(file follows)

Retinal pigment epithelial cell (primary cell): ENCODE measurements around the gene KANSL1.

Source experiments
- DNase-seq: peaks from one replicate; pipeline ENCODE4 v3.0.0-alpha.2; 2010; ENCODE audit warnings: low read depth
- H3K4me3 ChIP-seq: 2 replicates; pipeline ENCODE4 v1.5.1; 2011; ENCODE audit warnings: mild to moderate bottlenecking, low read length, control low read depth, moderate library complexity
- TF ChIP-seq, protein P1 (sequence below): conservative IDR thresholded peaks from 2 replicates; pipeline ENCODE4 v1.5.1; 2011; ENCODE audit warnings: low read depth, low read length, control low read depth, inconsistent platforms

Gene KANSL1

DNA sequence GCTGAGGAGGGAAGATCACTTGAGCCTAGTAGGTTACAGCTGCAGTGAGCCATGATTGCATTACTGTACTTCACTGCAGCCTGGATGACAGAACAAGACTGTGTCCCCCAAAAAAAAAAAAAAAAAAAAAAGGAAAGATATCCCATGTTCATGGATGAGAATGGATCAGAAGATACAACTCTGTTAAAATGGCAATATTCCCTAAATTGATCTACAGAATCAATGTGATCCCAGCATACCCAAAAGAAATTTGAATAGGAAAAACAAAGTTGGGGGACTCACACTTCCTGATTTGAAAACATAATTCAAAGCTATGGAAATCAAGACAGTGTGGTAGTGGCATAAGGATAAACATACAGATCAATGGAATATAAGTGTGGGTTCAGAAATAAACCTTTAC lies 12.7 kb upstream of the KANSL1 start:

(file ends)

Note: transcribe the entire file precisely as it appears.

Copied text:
Retinal pigment epithelial cell (primary cell): ENCODE measurements around the gene KANSL1.

Source experiments
- DNase-seq: peaks from one replicate; pipeline ENCODE4 v3.0.0-alpha.2; 2010; ENCODE audit warnings: low read depth
- H3K4me3 ChIP-seq: 2 replicates; pipeline ENCODE4 v1.5.1; 2011; ENCODE audit warnings: mild to moderate bottlenecking, low read length, control low read depth, moderate library complexity
- TF ChIP-seq, protein P1 (sequence below): conservative IDR thresholded peaks from 2 replicates; pipeline ENCODE4 v1.5.1; 2011; ENCODE audit warnings: low read depth, low read length, control low read depth, inconsistent platforms

Gene KANSL1

DNA sequence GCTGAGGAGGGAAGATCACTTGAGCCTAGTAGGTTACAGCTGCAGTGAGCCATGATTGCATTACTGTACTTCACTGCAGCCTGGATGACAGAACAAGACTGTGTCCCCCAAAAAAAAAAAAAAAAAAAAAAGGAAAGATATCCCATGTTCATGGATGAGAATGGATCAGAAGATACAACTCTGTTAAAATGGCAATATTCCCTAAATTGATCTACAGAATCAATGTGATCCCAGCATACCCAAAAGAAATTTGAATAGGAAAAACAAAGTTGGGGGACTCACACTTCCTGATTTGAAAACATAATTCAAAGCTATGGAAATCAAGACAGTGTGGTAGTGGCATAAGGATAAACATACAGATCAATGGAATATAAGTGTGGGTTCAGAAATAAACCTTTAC lies 12.7 kb upstream of the KANSL1 start: